3 out of 4 stars
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Certain events can cause a person to grow up quickly. Such an event touches the life of nineteen-year-old hopeful lifeguard Jonah Conway when he witnesses a drowning at the Jersey Shore in the summer of 1962. This sobering event occurs in the opening chapter of Sons of Neptune, a novelette written by Ron Willetts.
Seeing the drowning causes Jonah to realize how necessary it is to pay attention to conditions in the water and to listen to the experienced lifeguards acting as his mentors. During his first summer as a lifeguard, Jonah meets a colorful cast of characters and has many unforgettable adventures.
Jonah’s friend Henry Wacker, who quite enjoys his beer, provides some fun comic relief. Jonah’s fellow lifeguard Eddie is a bit of a daredevil and Jonah must rescue him when his wild ways put him in danger.
I enjoyed following Jonah’s story as he befriended his fellow lifeguards and some of the locals, engaged in rescues, and even met fascinating sea creatures such as a rogue sunfish which manages to fool swimmers into thinking it’s a shark.
Unfortunately, I do not believe that the story was professionally edited. There were not many spelling errors, but there were a few formatting errors and multiple instances of incorrect comma usage.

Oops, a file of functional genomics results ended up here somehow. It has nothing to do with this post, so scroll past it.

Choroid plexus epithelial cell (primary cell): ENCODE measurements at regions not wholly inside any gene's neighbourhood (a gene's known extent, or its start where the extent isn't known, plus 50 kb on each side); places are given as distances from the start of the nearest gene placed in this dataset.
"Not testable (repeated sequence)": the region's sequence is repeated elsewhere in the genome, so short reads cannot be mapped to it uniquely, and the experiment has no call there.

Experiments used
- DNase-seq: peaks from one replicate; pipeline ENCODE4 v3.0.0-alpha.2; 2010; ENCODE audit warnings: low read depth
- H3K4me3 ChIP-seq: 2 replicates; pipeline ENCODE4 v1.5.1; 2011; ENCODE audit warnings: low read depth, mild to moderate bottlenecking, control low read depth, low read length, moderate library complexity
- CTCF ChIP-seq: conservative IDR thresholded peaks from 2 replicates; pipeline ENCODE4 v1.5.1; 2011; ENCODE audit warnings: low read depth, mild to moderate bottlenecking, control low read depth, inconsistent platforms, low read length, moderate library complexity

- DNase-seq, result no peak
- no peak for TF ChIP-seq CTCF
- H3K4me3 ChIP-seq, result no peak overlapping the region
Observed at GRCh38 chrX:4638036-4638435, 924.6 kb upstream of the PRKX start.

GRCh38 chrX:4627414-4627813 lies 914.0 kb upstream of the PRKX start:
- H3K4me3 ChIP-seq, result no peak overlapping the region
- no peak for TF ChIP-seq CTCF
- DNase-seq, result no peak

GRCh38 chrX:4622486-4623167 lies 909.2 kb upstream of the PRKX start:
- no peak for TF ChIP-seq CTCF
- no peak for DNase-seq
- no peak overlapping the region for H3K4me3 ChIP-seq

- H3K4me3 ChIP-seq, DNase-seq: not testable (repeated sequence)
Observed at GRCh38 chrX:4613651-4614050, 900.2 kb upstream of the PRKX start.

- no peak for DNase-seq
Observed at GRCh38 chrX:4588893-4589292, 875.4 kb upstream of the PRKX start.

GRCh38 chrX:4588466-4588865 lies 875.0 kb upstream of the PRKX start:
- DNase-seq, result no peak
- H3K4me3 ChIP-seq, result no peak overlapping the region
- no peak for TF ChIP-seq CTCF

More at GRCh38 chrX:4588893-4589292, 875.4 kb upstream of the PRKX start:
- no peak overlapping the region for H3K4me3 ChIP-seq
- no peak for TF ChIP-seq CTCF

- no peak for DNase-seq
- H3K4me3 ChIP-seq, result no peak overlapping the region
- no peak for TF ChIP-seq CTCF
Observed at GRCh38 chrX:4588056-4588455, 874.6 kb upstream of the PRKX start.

The author occasionally inserts additional descriptive information in quotation marks in the middle of sentences. This is disconcerting and it would be better if the information in the quotation marks was placed in a separate sentence. The following sentence provides an example of this issue.
“With ropes tied to its tail, (Unlike sting rays, mantas do not have a poisonous barb on their tails.) it took several men with the help of the shore waves, to drag the ray onto the beach.”
This sentence would work better if it was broken up into two sentences: one sentence to impart the desired information about manta rays, the other to impart the action taken by the men.
“Unlike sting rays, mantas do not have a poisonous barb on their tails. With ropes tied to its tail, it took several men, with the help of the shore waves, to drag the ray onto the beach.”
This book is a good choice for older teens and adults who enjoy coming-of-age stories with a male protagonist. There is only scant mild profanity, but due to scenarios describing excess consumption of alcohol, the story is not suitable for younger readers. Readers who would be disturbed by a brief description of a person drowning or by the death of an animal (a manta ray) would also be advised to consider a different book.
In its current form, I give Sons of Neptune three out of four stars. Although the story was entertaining and the characters were compelling, the manuscript would benefit from professional editing to turn it into a four-star story.
Sons of Neptune
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